The breakdown of the old mass transit/natural monopoly/social service model is a slow and painful process, as evidenced by the steady shrinkage of the CTA bus system over the past few decades through a wrenching series of service cuts.
At the same time, to the extent the CTA no longer is defined by the old mass transit/natural monpoly/social service model it has more opportunity for market innovation and creativity. For example, if the CTA can shut down 39 bus lines in one whack it can shut down and/or realign individual bus routes to respond to demographic changes without the fear of triggering huge community outcries. Fare increases at about the rate of inflation will be possible without the controversies of the past, allowing a greater degree of financial stability. The CTA can focus on improving the quality of its service rather than just putting out as much service as possible.
The fact that the latest doomsday budget has aroused no great controversy indicates that the rhetoric used by the Moving Beyond Congestion proponents was too deeply rooted in the natural monopoly/public service model of the past. That rhetoric of "devastating cuts" and "massive increases" and "doomsday budgets" simply didn't inspire people, who now live in an environment where there are ready alternatives to public transit--the private automobile for the most part, but also walking and biking--that are at least as attractive as public transit.
It is a different world. Maybe folks are willing to take the pain of an 8 percent service cut and a 15 percent fare increase if the slow zones go away, the buses and trains are relatively clean, they can get accurate bus/train arrival times on their computers and cellphones, and their taxes don't increase.
We may not agree with that outcome or the general public's sense of priorities. But surely after the many months of the Moving Beyond Congestion publicity effort and the many editorials supporting more funding for public transit, we can't claim that the public lacked information about what was and is at stake if the CTA and Pace shrink and their fares increase.
If the General Assembly comes through with more money and the CTA and Pace rescind their service cuts and fare increases, there will be a short time for celebration in some quarters. But the funding crises will be back soon enough unless the RTA and the service boards deal with the fact that for the most part public transit is no longer a vital public service akin to water treatment or public hospitals. The riding public has more options and on the whole more money than the riding public of 60 years ago. Rolling out the same old rhetoric about devastating cuts and doomsday budgets just won't cut it anymore.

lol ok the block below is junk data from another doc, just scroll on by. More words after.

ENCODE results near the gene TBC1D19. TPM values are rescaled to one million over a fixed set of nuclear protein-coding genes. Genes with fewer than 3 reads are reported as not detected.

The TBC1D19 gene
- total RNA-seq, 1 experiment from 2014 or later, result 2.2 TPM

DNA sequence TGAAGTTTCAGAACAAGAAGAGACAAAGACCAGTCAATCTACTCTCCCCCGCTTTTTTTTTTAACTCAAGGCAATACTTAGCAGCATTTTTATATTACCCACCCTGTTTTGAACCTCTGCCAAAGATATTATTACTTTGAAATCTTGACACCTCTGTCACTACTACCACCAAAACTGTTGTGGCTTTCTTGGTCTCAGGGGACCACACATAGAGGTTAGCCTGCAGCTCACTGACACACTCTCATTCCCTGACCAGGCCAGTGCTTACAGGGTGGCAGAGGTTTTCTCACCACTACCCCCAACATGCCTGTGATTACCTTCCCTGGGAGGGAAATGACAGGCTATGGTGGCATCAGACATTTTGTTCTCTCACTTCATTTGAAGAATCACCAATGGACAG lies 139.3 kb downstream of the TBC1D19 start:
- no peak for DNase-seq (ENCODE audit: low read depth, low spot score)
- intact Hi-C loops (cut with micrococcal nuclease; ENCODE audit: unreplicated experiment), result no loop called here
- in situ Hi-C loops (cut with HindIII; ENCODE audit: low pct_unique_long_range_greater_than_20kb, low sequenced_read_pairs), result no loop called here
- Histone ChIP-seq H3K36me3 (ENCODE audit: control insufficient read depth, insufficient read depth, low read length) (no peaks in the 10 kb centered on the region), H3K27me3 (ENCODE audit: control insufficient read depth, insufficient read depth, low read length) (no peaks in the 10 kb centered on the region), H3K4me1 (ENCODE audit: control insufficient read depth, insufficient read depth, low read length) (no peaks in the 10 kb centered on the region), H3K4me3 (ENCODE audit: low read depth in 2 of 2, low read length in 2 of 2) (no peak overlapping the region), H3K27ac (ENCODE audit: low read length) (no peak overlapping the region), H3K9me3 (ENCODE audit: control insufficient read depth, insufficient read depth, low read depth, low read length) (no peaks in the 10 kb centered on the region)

Maybe the shrinkage of the CTA (and Pace) will embolden private entities to offer transit-like service. There may be a market niche waiting to be filled for services such as jitney cabs, subscription van service, and the like, that are less pricey than taxis or private autos but better than the large CTA bus. This is especially so if the price of parking in Chicago goes up significantly faster than the rate of inflation.
The coverage of the CTA's tentative agreement with its labor unions makes no mention whether the CTA will now be able to contract for such alternative transportation services on its own. We must assume that the CTA cannot.
If the CTA cannot provide such transportation services, it would be curious to see how the City of Chicago would respond to private sector initiatives. After all, the exclusive public transit franchise agreement between the City and the CTA is a relic from the natural monopoly era. If the City can run trolley service in competition with the CTA maybe it will be willing to let other entities run competing services as well. The City might find this to be a more palatable alternative to ever greater municipal subsidization of the CTA. Real estate transfer tax today, what tomorrow?
Maybe the SB 572 tax increase or the poor saps who gamble in a Chicago casino will prop up the status quo for awhile longer. But mining Springfield for increased subsidies for public transit is likely to get tougher before it gets easier.